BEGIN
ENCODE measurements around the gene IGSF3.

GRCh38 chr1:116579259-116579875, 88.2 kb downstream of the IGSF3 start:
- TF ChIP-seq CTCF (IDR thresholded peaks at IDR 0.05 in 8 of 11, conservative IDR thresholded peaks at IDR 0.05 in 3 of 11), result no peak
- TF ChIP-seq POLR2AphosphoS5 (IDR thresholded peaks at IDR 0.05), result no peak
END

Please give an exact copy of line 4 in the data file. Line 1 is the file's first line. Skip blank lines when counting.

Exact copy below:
- TF ChIP-seq POLR2AphosphoS5 (IDR thresholded peaks at IDR 0.05), result no peak